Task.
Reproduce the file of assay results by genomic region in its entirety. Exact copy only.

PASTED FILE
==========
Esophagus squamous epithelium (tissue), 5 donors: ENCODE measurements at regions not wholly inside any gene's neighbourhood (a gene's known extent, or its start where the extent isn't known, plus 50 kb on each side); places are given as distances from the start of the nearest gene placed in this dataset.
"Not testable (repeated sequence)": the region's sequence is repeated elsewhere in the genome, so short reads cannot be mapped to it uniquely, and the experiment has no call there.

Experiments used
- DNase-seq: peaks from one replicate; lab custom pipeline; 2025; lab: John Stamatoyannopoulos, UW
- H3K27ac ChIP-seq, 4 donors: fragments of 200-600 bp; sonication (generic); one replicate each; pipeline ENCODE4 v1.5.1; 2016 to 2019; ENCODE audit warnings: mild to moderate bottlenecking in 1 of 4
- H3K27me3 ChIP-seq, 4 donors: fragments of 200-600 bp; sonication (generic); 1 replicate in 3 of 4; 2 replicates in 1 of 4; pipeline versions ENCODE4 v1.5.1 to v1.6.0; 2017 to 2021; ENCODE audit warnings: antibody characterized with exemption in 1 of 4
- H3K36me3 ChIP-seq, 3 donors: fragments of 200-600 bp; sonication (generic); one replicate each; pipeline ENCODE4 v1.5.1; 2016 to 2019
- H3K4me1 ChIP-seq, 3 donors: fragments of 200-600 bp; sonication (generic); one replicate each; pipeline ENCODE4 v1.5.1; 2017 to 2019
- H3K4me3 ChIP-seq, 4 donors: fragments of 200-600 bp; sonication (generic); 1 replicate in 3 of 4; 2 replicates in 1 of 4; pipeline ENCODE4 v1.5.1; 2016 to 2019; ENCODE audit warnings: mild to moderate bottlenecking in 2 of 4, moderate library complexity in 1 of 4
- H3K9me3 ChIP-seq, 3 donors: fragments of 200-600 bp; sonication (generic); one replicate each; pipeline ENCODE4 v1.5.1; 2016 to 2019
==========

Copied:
Esophagus squamous epithelium (tissue), 5 donors: ENCODE measurements at regions not wholly inside any gene's neighbourhood (a gene's known extent, or its start where the extent isn't known, plus 50 kb on each side); places are given as distances from the start of the nearest gene placed in this dataset.
"Not testable (repeated sequence)": the region's sequence is repeated elsewhere in the genome, so short reads cannot be mapped to it uniquely, and the experiment has no call there.

Experiments used
- DNase-seq: peaks from one replicate; lab custom pipeline; 2025; lab: John Stamatoyannopoulos, UW
- H3K27ac ChIP-seq, 4 donors: fragments of 200-600 bp; sonication (generic); one replicate each; pipeline ENCODE4 v1.5.1; 2016 to 2019; ENCODE audit warnings: mild to moderate bottlenecking in 1 of 4
- H3K27me3 ChIP-seq, 4 donors: fragments of 200-600 bp; sonication (generic); 1 replicate in 3 of 4; 2 replicates in 1 of 4; pipeline versions ENCODE4 v1.5.1 to v1.6.0; 2017 to 2021; ENCODE audit warnings: antibody characterized with exemption in 1 of 4
- H3K36me3 ChIP-seq, 3 donors: fragments of 200-600 bp; sonication (generic); one replicate each; pipeline ENCODE4 v1.5.1; 2016 to 2019
- H3K4me1 ChIP-seq, 3 donors: fragments of 200-600 bp; sonication (generic); one replicate each; pipeline ENCODE4 v1.5.1; 2017 to 2019
- H3K4me3 ChIP-seq, 4 donors: fragments of 200-600 bp; sonication (generic); 1 replicate in 3 of 4; 2 replicates in 1 of 4; pipeline ENCODE4 v1.5.1; 2016 to 2019; ENCODE audit warnings: mild to moderate bottlenecking in 2 of 4, moderate library complexity in 1 of 4
- H3K9me3 ChIP-seq, 3 donors: fragments of 200-600 bp; sonication (generic); one replicate each; pipeline ENCODE4 v1.5.1; 2016 to 2019